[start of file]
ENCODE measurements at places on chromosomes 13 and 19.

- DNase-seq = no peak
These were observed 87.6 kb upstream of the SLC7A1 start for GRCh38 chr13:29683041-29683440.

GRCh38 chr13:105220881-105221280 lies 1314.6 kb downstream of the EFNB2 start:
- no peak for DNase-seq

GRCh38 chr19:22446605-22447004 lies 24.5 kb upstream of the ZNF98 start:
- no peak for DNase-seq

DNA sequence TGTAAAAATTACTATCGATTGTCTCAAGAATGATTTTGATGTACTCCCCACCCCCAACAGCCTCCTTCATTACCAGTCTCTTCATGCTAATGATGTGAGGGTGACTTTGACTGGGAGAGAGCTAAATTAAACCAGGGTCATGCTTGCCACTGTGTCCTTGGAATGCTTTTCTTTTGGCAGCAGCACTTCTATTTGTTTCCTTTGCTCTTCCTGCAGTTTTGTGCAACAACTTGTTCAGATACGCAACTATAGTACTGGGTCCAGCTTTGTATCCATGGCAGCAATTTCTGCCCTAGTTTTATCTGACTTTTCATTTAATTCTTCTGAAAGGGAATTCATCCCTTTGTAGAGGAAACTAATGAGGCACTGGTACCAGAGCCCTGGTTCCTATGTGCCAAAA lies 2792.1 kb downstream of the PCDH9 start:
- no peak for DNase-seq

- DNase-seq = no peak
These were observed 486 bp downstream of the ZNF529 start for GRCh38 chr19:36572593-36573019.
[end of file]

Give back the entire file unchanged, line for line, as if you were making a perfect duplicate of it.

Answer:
ENCODE measurements at places on chromosomes 13 and 19.

- DNase-seq = no peak
These were observed 87.6 kb upstream of the SLC7A1 start for GRCh38 chr13:29683041-29683440.

GRCh38 chr13:105220881-105221280 lies 1314.6 kb downstream of the EFNB2 start:
- no peak for DNase-seq

GRCh38 chr19:22446605-22447004 lies 24.5 kb upstream of the ZNF98 start:
- no peak for DNase-seq

DNA sequence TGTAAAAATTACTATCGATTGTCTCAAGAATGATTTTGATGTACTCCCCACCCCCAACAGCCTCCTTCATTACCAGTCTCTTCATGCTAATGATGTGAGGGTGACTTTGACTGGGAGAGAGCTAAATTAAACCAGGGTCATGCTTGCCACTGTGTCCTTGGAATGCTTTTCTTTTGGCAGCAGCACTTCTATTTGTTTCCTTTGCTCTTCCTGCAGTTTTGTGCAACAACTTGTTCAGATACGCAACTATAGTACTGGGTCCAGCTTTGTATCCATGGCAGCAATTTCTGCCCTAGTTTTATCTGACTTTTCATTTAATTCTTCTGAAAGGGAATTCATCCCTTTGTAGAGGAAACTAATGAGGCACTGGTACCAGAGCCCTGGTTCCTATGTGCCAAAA lies 2792.1 kb downstream of the PCDH9 start:
- no peak for DNase-seq

- DNase-seq = no peak
These were observed 486 bp downstream of the ZNF529 start for GRCh38 chr19:36572593-36573019.